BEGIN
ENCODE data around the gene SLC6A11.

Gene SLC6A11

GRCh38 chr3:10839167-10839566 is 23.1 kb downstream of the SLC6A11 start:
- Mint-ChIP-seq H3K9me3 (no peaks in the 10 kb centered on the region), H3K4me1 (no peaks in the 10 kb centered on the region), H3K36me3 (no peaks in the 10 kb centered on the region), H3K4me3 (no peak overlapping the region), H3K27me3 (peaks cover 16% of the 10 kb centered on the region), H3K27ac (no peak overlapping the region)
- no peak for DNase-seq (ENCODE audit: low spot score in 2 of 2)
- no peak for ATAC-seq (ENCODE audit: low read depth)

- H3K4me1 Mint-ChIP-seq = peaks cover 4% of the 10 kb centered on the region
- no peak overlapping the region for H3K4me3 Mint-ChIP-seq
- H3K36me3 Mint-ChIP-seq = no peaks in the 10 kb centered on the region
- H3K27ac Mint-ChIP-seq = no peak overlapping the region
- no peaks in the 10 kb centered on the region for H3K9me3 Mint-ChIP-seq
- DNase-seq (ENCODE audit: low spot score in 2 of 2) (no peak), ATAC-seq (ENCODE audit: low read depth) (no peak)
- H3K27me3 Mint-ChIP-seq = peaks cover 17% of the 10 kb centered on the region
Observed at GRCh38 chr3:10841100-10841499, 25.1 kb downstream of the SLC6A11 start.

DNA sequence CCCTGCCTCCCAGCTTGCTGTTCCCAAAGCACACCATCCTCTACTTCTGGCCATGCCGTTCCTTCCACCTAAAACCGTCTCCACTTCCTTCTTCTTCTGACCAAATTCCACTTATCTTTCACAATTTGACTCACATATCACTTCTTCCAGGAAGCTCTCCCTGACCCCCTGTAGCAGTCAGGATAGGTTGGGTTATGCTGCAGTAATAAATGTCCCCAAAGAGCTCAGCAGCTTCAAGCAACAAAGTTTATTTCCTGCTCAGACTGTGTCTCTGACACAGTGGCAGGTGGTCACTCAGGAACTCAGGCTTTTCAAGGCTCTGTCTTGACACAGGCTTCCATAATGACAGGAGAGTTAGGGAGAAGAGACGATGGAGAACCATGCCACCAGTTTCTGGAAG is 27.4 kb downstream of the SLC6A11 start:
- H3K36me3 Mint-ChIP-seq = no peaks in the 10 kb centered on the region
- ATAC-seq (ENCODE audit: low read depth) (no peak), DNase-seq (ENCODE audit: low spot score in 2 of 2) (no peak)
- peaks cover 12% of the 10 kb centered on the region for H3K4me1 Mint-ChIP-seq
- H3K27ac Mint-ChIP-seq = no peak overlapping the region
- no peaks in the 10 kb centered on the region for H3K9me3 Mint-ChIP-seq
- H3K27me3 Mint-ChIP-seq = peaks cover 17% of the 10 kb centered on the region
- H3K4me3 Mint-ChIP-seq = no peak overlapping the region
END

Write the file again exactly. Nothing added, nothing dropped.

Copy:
ENCODE data around the gene SLC6A11.

Gene SLC6A11

GRCh38 chr3:10839167-10839566 is 23.1 kb downstream of the SLC6A11 start:
- Mint-ChIP-seq H3K9me3 (no peaks in the 10 kb centered on the region), H3K4me1 (no peaks in the 10 kb centered on the region), H3K36me3 (no peaks in the 10 kb centered on the region), H3K4me3 (no peak overlapping the region), H3K27me3 (peaks cover 16% of the 10 kb centered on the region), H3K27ac (no peak overlapping the region)
- no peak for DNase-seq (ENCODE audit: low spot score in 2 of 2)
- no peak for ATAC-seq (ENCODE audit: low read depth)

- H3K4me1 Mint-ChIP-seq = peaks cover 4% of the 10 kb centered on the region
- no peak overlapping the region for H3K4me3 Mint-ChIP-seq
- H3K36me3 Mint-ChIP-seq = no peaks in the 10 kb centered on the region
- H3K27ac Mint-ChIP-seq = no peak overlapping the region
- no peaks in the 10 kb centered on the region for H3K9me3 Mint-ChIP-seq
- DNase-seq (ENCODE audit: low spot score in 2 of 2) (no peak), ATAC-seq (ENCODE audit: low read depth) (no peak)
- H3K27me3 Mint-ChIP-seq = peaks cover 17% of the 10 kb centered on the region
Observed at GRCh38 chr3:10841100-10841499, 25.1 kb downstream of the SLC6A11 start.

DNA sequence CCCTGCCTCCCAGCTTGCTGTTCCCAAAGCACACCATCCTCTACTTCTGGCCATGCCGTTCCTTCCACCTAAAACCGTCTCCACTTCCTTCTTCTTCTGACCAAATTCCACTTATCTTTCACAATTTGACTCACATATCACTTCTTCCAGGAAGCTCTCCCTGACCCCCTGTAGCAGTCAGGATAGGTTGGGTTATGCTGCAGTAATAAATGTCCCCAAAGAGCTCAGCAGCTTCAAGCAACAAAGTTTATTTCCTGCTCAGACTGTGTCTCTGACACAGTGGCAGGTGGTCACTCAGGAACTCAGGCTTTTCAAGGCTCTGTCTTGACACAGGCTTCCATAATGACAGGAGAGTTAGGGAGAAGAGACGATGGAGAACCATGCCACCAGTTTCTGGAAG is 27.4 kb downstream of the SLC6A11 start:
- H3K36me3 Mint-ChIP-seq = no peaks in the 10 kb centered on the region
- ATAC-seq (ENCODE audit: low read depth) (no peak), DNase-seq (ENCODE audit: low spot score in 2 of 2) (no peak)
- peaks cover 12% of the 10 kb centered on the region for H3K4me1 Mint-ChIP-seq
- H3K27ac Mint-ChIP-seq = no peak overlapping the region
- no peaks in the 10 kb centered on the region for H3K9me3 Mint-ChIP-seq
- H3K27me3 Mint-ChIP-seq = peaks cover 17% of the 10 kb centered on the region
- H3K4me3 Mint-ChIP-seq = no peak overlapping the region